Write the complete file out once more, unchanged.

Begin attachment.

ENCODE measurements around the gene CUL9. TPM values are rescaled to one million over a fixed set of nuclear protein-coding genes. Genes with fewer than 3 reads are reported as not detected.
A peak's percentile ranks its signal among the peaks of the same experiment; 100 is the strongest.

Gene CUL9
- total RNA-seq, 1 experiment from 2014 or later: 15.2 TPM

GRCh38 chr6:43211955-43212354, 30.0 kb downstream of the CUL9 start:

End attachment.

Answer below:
ENCODE measurements around the gene CUL9. TPM values are rescaled to one million over a fixed set of nuclear protein-coding genes. Genes with fewer than 3 reads are reported as not detected.
A peak's percentile ranks its signal among the peaks of the same experiment; 100 is the strongest.

Gene CUL9
- total RNA-seq, 1 experiment from 2014 or later: 15.2 TPM

GRCh38 chr6:43211955-43212354, 30.0 kb downstream of the CUL9 start: